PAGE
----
mean you balance differently, doesnt it?
MS. HARTNETT2: Thats right, Your Honor. may something --these are materials that the ordinary course they were sought some FOIA whatever, may very well that wouldn't important enough for the --as matter deliberation 
revealing something about deliberation for these documents attempt protected. But the context the Congress trying seek information from the 
context investigation about how were actually responding the investigation, that not made for this case. That something that there not judicial case for because has never been put Court before. Youre the first Court that Im aware that has had the question. 
May 15, 2014 Transcript pp. 78-79. Following this exchange, the attorney for the House Committee stated: Understand that the privilege that they are articulating here today, the committee will better under FOIA. will better issuing FOIA requests the 
Department Justice get this information than will pursuant Article Id. pp. 86-87. other words, the Department informed Judge Jackson that the Department could not withhold under FOIA all the records currently withholding the House Committee litigation. 
Significantly, there are recent examples where FOIA requester  Judicial Watch particular  has received records previously withheld response Congressional subpoena.  Both Judicial Watch and the House Committee sent requests for records related the September 11, 2012 terrorist attack Benghazi, Libya.  Judicial Watch requested records pursuant FOIA; the House Committee requested records under Congressional subpoena. The records released contained different information.  See Catherine Herridge, Discrepancies between 
Ms. Hartnett represented the Defendant during the hearing.  Mr. Womack, lead counsel the instant matter, was the counsel table during the hearing.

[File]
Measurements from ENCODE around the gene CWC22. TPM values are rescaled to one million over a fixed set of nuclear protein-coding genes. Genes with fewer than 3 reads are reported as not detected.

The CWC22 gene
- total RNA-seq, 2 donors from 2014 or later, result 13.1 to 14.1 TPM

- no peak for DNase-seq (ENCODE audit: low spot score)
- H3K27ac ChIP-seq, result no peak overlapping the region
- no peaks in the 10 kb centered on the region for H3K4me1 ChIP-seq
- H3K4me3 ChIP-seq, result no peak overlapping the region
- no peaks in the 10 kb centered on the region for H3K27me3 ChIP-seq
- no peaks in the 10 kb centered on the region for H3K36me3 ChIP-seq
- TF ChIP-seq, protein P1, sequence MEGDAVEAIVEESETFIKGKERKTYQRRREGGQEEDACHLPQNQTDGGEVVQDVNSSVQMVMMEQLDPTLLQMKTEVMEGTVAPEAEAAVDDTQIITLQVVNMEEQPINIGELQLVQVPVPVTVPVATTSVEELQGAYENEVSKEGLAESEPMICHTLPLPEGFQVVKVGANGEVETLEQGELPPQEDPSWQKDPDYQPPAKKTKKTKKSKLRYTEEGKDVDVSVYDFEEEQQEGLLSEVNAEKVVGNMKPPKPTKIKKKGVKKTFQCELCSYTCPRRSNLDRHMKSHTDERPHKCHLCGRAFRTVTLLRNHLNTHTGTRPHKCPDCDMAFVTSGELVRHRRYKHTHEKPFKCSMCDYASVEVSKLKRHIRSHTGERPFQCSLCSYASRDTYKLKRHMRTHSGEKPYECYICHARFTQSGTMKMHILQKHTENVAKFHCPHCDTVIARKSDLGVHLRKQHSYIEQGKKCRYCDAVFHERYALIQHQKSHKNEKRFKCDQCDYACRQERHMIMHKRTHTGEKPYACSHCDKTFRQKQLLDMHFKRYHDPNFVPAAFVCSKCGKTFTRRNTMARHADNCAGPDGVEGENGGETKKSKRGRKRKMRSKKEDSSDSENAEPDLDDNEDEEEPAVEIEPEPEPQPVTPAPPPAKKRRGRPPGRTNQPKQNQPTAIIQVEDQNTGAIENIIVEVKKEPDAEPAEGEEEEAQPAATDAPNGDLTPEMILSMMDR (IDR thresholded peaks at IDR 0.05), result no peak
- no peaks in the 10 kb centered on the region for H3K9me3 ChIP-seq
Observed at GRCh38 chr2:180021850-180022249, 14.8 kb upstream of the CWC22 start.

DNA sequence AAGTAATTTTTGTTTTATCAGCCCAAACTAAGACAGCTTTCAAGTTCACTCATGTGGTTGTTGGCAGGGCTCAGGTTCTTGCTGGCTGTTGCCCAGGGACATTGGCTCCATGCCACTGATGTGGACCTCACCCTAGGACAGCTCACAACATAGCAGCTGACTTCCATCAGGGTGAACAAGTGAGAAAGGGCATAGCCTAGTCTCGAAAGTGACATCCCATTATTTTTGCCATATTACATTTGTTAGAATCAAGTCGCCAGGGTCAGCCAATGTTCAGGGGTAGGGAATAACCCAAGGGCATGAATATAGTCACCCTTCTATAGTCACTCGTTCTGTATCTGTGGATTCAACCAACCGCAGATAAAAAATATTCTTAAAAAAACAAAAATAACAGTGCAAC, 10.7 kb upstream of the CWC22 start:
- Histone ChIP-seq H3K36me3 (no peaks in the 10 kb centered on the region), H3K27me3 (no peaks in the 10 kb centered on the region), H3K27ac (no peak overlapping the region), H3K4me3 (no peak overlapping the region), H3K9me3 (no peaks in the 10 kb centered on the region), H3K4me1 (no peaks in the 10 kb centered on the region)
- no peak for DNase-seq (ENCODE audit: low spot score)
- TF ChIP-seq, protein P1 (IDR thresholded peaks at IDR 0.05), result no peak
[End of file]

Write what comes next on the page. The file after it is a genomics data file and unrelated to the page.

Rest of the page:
Benghazi emails released Congress, watchdog group, Fox News (May 2014), available  Judicial Watch received more information than the House Committee. other words, the government agency  the U.S. Department State, that case 
 determined that certain privileges asserted the Executive Branch response the Congressional subpoena were not applicable the request Judicial Watch under FOIA.  Similarly, response FOIA request Judicial Watch, the Internal Revenue Service provided more complete version record than was provided congressional committee. See May 14, 2014 Judicial Watch Press Release, available Whereas the Congressional subpoena process political process, FOIA legal process, established statute and case law. therefore surprise that responses the Executive Branch FOIA requests are more complete than those provided Congressional subpoenas. sum, Judicial Watch has patiently waited for its day Court.  The House Committee litigation progressing slowly.  The parties that litigation have not reached settlement, nor does appear though they will ever reach settlement.  There clear indication how and when that case will resolved.  However, clear that the instant matter should move forward.  The Department should required produce Vaughn index all records responsive Judicial Watchs FOIA request that continues withhold.  The Department should also produce all records that may properly withholding response the Congressional subpoena but are not being properly withheld under FOIA.  The parties should
then meet and confer, determine whether the issues before the Court may narrowed, and jointly propose briefing schedule for dispositive motions. 
Pursuant Rule 7(m) the Local Rules Civil Procedure, the undersigned counsel for Judicial Watch conferred with counsel for the Department.  The Departments counsel informed the undersigned counsel for Judicial Watch that his client opposes this motion. 
WHEREFORE, Judicial Watch respectfully requests that the Court lift the indefinite stay proceedings. Dated:  June 2014 Respectfully submitted, 
/s/ Michael Bekesha Michael Bekesha (D.C. Bar No. 995749) JUDICIAL WATCH, INC. 425 Third Street S.W., Suite 800 Washington, 20024 
(202) 646-5172 
Counsel for Plaintiff
Defendant.  ------------------------------------------------------  TRANSCRIPT MOTIONS HEARING  
ISAAC ROSENBERG, ESQUIRE,  Office the General Counsel  
219 Cannon Building  Washington, 20515  
For the Defendant: KATHLEEN HARTNETT, ESQUIRE  Dep. Assistant Attorney General  
U.S. DOJ Civil Division  950 Pennsylvania Avenue  
Washington 20530  Barbara DeVico, FOCR, CRR, RMR  (202)354-3118 Room 6509  

 (202)354-3118 Room 6509
DEPUTY CLERK: Your Honor, calling Case
 No. 12-CV-1332, Committee Oversight and Government
 Reform, United States House Representatives Eric
 Holder, Jr. Will arguing counsel please approach the
 lecturn, identify yourself and your colleagues for the
 record and the party parties that you represent.
MR. KIRCHER: Good morning, Your Honor. Kerry
 Kircher behalf the committee. I'm joined the
 counsel table colleagues Bill Pittard, Todd
 Tatelman, Mary Bette Walker, Eleni Roumel and Isaac